I just saw this characteristically brief post on Seth Godin’s blog celebrating the death of the “big event.” He no longer sees the need for big annual sales events, big product launches, or other big marketing events that cater to mass marketing.
To be honest, I’ve never been good at the “big events.” I enjoy working booths at conferences, but that’s in spite of the big event, not because of it. I love little conversations – the ones that lead to real relationships, real insight, and real communication. The lectures, the over-the-top marketing promotions, and the drunken after hours parties could all go away, for all I care, as long as I can meet people I can actually sit down and talk to.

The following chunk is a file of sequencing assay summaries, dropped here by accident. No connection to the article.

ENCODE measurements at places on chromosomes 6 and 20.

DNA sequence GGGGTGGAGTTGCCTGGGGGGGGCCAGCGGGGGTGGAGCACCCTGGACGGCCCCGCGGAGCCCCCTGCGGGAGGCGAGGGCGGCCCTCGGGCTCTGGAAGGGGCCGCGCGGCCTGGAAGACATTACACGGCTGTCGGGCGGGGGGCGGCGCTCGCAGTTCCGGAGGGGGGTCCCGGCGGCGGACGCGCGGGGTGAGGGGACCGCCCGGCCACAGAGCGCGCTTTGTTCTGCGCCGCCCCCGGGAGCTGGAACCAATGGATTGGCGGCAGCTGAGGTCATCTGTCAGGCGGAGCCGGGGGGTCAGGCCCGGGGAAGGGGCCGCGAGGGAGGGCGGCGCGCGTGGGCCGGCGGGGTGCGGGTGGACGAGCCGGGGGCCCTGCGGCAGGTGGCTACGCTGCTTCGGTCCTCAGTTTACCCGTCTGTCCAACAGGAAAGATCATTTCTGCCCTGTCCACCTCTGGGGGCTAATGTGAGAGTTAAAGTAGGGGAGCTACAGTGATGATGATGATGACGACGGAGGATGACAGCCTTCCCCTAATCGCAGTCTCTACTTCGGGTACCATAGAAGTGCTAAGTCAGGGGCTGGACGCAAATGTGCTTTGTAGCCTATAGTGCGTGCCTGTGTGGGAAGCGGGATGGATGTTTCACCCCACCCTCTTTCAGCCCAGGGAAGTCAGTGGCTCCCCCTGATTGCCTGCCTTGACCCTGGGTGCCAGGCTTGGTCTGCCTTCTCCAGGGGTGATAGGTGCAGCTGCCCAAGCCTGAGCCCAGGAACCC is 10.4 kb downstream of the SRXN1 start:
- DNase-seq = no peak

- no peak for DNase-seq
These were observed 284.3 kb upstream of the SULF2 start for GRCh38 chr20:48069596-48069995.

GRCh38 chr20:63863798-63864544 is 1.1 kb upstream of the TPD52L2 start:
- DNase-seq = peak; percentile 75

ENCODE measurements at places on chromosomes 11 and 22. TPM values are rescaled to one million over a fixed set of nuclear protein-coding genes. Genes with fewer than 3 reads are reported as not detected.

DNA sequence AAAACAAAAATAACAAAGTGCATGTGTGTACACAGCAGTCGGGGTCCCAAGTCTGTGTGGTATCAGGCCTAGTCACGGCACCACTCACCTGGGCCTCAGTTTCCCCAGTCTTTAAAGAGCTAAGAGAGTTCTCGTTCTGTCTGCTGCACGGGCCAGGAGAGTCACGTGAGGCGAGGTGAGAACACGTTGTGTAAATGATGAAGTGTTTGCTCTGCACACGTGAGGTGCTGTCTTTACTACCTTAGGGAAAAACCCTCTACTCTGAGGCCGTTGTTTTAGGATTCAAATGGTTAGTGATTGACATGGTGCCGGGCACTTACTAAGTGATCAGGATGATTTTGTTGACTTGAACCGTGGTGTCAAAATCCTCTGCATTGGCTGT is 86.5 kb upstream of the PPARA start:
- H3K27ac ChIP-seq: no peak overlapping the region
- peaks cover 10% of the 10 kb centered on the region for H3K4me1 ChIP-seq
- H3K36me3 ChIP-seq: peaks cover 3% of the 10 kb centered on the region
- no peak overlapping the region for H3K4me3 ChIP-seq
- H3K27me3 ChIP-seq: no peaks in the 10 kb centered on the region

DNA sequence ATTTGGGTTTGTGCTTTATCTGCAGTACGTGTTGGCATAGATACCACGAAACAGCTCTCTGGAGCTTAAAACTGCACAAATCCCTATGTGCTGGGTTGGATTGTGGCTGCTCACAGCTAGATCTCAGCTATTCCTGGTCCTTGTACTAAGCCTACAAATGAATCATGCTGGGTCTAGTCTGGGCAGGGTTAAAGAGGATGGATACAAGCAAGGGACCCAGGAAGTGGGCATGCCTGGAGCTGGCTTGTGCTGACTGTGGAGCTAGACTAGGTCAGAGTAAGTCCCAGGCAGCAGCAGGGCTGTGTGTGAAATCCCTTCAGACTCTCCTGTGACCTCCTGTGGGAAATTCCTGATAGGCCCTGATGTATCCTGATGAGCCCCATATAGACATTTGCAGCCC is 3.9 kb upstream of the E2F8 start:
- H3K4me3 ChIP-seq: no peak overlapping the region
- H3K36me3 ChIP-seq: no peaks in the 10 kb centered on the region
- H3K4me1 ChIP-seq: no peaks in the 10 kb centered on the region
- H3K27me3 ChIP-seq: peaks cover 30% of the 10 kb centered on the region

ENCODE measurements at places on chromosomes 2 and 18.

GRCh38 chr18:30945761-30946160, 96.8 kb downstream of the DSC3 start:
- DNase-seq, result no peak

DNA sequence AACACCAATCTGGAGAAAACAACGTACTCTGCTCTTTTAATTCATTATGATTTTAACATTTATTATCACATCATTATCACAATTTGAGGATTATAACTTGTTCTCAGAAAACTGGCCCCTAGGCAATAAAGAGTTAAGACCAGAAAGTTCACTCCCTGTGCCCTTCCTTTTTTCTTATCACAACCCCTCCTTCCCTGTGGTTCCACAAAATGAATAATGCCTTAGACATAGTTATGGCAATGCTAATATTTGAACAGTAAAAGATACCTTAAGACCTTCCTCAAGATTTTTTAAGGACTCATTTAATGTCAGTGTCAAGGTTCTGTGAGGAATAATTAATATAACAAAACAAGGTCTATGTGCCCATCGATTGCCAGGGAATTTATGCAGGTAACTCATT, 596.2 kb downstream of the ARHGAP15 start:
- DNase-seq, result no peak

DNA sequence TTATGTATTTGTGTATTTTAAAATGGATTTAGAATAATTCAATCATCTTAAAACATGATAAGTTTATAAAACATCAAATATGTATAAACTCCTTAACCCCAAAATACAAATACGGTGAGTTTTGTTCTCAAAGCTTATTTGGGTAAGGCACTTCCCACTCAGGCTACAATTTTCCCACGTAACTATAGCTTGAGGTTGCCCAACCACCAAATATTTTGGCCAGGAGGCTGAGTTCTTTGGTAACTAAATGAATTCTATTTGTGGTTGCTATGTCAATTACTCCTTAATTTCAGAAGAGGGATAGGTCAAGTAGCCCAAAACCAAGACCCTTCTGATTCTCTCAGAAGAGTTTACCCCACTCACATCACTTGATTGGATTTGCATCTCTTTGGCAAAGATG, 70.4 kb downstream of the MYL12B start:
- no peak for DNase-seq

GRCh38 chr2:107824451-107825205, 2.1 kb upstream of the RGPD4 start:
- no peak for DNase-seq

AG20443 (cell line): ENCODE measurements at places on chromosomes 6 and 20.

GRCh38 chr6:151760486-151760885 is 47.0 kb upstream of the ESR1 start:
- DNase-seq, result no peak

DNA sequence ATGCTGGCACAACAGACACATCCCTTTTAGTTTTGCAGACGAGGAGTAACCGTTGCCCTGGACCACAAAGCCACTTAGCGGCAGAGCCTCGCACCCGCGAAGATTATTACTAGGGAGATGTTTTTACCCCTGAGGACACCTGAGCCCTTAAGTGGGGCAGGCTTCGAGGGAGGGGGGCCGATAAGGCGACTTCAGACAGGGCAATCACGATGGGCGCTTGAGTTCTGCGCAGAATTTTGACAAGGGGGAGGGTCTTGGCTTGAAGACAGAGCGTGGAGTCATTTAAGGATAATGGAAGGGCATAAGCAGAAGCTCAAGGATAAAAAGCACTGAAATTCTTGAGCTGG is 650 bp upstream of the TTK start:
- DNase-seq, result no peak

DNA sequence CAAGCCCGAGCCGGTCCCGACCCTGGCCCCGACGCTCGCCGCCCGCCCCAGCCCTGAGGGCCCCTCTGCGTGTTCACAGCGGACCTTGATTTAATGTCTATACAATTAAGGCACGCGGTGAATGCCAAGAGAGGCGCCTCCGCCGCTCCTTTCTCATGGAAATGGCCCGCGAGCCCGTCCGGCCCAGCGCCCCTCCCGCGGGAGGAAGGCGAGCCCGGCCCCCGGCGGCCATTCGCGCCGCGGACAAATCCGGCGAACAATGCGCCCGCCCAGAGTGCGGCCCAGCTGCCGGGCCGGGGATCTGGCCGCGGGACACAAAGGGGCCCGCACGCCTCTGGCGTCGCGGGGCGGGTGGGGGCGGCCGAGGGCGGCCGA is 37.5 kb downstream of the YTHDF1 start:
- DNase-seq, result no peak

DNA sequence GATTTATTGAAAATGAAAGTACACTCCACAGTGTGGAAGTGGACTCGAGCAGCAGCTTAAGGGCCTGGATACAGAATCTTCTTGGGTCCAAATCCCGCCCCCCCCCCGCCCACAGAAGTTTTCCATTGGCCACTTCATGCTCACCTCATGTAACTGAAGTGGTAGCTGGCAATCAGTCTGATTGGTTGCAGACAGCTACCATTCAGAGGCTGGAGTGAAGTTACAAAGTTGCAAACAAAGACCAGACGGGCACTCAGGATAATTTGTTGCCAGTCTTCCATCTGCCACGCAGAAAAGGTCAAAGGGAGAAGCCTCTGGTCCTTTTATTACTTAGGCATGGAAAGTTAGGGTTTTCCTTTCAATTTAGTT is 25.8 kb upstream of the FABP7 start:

In fact, tomorrow morning I’m going over to meet Ron Jenkins of SMU Guildhall to catch up on his Indie Game Challenge project. We initially met at a conference and just plan on catching a quick cup of coffee before the day begins. No banners, no sales, just a quick sit down. I’m really looking forward to seeing what he’s been doing in the last few months.
P.S. I’ve been a big fan of Seth over the past few years. I just got done reading his book Meatball Sundae. He always advocates authenticity and loyal followers over marketing spin and a bajillion Twitter followers. While his advice isn’t too specific (you’ll never see him advocate 34% year-over-year growth using traditional marketing techniques), he always makes me think and question my marketing approach, which makes me learn for myself. Teach a person to fish and all that.
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